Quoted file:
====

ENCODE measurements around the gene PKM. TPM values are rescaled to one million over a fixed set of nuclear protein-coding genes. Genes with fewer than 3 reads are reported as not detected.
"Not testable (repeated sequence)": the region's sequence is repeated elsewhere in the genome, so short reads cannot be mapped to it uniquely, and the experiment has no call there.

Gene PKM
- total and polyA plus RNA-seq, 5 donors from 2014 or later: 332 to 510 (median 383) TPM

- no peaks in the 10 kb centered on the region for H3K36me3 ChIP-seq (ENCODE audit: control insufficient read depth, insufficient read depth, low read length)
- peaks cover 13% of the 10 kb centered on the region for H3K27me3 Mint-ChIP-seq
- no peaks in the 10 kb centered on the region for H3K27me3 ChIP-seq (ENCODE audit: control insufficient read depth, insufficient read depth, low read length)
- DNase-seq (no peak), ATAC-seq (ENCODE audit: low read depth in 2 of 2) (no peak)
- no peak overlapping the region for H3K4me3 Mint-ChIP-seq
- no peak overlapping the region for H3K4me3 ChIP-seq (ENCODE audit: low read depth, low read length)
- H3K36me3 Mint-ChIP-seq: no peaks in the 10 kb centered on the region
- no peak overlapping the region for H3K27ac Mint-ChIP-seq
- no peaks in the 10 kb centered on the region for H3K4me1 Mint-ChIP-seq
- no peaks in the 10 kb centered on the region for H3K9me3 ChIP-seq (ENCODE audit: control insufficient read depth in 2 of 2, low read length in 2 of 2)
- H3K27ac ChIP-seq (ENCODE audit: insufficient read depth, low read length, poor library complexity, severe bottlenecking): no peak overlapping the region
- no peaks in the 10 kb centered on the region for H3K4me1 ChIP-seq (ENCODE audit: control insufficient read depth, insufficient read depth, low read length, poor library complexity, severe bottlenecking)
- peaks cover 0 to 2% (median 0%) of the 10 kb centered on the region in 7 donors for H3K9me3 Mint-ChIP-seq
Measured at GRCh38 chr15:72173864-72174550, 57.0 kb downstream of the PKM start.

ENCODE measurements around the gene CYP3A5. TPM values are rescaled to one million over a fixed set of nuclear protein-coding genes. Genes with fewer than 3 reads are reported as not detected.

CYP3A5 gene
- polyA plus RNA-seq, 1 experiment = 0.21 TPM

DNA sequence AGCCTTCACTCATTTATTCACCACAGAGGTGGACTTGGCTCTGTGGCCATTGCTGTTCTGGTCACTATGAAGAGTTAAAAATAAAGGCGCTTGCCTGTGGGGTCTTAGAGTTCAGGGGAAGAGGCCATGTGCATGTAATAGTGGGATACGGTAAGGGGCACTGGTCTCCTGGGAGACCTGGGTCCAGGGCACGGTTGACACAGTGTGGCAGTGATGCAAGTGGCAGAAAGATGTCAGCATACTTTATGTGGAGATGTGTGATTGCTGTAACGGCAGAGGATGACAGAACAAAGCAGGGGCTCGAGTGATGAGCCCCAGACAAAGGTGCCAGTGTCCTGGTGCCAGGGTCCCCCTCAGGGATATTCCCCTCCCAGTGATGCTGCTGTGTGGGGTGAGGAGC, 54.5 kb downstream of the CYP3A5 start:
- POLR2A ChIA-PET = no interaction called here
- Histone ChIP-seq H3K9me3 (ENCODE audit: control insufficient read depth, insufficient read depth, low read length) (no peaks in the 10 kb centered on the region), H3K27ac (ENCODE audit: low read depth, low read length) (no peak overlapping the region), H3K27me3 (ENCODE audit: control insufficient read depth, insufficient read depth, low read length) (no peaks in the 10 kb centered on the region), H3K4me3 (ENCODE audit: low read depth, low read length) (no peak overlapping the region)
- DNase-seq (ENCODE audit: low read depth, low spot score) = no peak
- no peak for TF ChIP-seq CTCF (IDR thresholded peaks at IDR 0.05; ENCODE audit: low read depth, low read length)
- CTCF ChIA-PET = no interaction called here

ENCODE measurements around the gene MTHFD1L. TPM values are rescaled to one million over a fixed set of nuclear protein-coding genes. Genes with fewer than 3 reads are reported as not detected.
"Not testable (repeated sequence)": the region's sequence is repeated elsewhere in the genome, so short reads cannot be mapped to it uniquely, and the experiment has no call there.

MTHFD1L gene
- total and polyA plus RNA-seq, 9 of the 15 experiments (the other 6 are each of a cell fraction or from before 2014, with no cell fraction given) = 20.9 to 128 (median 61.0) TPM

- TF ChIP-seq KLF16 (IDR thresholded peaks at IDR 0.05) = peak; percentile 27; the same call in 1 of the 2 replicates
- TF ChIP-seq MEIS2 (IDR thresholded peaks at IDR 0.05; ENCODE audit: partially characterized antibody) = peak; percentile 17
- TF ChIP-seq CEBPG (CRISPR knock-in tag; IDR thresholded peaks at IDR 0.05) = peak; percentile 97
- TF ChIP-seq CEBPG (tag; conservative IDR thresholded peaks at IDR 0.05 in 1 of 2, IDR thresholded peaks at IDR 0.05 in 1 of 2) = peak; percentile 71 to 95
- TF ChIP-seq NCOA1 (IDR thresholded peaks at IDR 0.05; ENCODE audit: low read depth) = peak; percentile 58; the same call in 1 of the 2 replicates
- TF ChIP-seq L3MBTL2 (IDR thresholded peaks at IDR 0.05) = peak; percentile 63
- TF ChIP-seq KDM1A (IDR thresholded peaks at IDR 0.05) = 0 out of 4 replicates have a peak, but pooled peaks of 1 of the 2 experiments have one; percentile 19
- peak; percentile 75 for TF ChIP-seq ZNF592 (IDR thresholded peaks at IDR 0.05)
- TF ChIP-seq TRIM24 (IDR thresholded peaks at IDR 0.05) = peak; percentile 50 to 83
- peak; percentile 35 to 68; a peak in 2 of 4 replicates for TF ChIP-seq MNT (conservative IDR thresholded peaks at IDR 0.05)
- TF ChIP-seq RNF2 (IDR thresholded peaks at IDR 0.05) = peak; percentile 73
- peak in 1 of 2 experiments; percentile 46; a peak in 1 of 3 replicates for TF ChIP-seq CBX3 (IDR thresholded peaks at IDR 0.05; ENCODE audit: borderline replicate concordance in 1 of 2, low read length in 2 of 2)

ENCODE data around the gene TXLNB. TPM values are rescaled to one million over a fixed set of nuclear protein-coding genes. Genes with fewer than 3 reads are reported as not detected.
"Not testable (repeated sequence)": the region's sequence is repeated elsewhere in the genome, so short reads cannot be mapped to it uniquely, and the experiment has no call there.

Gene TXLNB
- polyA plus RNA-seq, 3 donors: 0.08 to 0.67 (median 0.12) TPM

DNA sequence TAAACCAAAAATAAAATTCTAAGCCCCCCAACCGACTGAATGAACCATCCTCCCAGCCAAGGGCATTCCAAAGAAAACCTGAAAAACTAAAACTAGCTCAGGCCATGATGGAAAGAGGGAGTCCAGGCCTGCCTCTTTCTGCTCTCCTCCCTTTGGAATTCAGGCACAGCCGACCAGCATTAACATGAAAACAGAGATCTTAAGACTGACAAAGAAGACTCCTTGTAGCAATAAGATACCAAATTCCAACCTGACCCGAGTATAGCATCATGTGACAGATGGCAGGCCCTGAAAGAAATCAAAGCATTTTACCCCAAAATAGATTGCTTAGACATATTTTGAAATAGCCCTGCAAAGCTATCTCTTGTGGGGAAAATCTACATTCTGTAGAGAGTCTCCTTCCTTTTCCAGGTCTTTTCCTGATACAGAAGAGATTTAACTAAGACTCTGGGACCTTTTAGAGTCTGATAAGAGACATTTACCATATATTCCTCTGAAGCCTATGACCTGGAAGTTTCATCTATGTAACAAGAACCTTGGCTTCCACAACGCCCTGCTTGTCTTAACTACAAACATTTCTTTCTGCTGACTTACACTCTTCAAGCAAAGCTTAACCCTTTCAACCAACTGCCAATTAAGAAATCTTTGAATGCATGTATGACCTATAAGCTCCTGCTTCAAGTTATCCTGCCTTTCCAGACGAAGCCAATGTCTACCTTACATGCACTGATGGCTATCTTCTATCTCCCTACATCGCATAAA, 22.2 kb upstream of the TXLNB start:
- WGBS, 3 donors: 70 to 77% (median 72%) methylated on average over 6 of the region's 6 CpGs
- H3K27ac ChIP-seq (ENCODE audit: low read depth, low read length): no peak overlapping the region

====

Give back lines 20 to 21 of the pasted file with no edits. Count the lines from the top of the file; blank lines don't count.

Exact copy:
CYP3A5 gene
- polyA plus RNA-seq, 1 experiment = 0.21 TPM